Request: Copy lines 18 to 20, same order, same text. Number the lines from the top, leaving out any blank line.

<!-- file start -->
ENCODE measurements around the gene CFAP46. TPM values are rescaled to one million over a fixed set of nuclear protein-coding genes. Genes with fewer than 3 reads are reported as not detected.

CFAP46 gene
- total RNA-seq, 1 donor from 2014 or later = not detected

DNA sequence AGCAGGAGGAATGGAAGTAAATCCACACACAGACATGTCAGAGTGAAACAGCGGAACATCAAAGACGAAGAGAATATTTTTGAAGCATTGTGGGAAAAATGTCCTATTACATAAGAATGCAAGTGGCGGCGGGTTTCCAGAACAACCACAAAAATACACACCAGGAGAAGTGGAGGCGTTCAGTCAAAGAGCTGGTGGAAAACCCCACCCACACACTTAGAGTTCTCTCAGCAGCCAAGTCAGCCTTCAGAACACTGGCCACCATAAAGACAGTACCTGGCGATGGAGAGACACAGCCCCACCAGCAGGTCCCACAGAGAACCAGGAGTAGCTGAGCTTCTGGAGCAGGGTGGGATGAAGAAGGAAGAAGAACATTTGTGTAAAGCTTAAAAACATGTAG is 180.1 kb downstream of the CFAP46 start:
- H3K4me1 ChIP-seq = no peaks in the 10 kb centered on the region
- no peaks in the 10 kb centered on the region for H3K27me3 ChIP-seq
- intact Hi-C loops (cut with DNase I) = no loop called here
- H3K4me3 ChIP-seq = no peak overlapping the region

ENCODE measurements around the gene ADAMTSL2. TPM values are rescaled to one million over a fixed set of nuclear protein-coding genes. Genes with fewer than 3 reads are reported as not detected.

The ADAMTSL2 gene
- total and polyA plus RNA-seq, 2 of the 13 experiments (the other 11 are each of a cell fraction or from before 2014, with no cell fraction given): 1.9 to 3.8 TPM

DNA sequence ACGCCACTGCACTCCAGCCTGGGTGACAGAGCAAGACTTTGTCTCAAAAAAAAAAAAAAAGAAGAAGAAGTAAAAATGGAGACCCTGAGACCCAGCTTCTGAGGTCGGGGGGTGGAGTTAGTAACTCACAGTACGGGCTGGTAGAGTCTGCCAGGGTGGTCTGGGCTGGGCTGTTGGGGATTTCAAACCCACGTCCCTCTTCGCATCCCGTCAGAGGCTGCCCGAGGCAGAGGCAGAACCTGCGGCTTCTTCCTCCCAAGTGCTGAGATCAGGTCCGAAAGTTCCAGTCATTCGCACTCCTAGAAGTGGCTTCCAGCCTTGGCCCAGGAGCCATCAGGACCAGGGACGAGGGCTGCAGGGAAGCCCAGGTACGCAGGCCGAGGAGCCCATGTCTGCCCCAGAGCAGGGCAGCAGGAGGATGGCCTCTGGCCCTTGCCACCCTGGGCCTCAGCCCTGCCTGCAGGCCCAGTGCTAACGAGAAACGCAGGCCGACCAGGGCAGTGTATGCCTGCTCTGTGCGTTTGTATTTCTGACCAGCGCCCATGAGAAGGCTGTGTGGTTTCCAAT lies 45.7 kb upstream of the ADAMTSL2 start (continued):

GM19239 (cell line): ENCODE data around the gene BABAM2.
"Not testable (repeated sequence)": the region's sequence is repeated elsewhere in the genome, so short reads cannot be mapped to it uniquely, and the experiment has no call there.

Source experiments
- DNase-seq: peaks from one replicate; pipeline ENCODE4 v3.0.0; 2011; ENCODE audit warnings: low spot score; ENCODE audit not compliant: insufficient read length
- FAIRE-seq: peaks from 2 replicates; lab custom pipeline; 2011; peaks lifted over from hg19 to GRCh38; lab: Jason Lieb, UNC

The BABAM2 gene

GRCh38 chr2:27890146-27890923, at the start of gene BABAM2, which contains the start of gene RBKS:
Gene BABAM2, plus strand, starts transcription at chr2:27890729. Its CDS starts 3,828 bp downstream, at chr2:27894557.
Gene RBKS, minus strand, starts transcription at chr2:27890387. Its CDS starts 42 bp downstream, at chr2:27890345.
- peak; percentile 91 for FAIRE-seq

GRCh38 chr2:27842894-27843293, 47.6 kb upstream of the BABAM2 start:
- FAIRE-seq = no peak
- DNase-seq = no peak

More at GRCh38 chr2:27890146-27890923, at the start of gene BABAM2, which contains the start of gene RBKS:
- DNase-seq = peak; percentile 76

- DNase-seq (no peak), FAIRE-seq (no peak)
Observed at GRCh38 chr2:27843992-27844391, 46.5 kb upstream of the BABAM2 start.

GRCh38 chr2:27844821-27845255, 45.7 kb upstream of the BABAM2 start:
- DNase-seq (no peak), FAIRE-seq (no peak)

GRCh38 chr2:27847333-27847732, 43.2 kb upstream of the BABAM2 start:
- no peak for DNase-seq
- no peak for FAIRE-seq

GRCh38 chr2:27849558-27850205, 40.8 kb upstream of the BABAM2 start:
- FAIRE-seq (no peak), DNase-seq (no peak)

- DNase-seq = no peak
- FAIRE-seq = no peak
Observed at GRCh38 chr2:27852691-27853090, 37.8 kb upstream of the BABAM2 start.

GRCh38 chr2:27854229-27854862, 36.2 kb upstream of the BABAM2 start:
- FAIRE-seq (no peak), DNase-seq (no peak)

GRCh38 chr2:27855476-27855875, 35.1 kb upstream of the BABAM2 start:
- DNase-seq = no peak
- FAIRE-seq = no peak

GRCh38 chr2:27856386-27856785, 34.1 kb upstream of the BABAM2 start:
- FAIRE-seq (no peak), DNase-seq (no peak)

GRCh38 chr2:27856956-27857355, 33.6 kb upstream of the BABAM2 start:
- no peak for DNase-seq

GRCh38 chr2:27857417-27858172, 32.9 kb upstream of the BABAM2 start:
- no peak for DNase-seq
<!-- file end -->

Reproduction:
The BABAM2 gene

GRCh38 chr2:27890146-27890923, at the start of gene BABAM2, which contains the start of gene RBKS:
Gene BABAM2, plus strand, starts transcription at chr2:27890729. Its CDS starts 3,828 bp downstream, at chr2:27894557.